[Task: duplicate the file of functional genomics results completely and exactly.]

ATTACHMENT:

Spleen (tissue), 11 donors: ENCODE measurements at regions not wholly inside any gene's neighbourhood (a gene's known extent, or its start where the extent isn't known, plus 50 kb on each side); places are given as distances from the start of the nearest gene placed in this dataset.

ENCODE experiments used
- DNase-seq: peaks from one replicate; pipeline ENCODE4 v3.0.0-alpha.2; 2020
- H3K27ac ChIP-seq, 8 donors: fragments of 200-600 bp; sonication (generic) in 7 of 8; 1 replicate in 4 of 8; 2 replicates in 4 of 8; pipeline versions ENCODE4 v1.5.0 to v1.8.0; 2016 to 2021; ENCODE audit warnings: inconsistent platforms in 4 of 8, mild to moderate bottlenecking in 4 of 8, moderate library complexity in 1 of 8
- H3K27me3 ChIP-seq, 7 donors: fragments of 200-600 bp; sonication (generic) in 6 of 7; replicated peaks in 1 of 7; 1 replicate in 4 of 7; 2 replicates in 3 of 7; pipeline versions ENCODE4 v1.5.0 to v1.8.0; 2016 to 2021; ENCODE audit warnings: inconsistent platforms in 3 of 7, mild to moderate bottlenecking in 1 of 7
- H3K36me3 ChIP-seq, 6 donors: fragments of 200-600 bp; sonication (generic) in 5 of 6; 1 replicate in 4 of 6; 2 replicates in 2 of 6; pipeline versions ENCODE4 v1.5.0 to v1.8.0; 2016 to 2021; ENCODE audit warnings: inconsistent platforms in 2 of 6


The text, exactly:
Spleen (tissue), 11 donors: ENCODE measurements at regions not wholly inside any gene's neighbourhood (a gene's known extent, or its start where the extent isn't known, plus 50 kb on each side); places are given as distances from the start of the nearest gene placed in this dataset.

ENCODE experiments used
- DNase-seq: peaks from one replicate; pipeline ENCODE4 v3.0.0-alpha.2; 2020
- H3K27ac ChIP-seq, 8 donors: fragments of 200-600 bp; sonication (generic) in 7 of 8; 1 replicate in 4 of 8; 2 replicates in 4 of 8; pipeline versions ENCODE4 v1.5.0 to v1.8.0; 2016 to 2021; ENCODE audit warnings: inconsistent platforms in 4 of 8, mild to moderate bottlenecking in 4 of 8, moderate library complexity in 1 of 8
- H3K27me3 ChIP-seq, 7 donors: fragments of 200-600 bp; sonication (generic) in 6 of 7; replicated peaks in 1 of 7; 1 replicate in 4 of 7; 2 replicates in 3 of 7; pipeline versions ENCODE4 v1.5.0 to v1.8.0; 2016 to 2021; ENCODE audit warnings: inconsistent platforms in 3 of 7, mild to moderate bottlenecking in 1 of 7
- H3K36me3 ChIP-seq, 6 donors: fragments of 200-600 bp; sonication (generic) in 5 of 6; 1 replicate in 4 of 6; 2 replicates in 2 of 6; pipeline versions ENCODE4 v1.5.0 to v1.8.0; 2016 to 2021; ENCODE audit warnings: inconsistent platforms in 2 of 6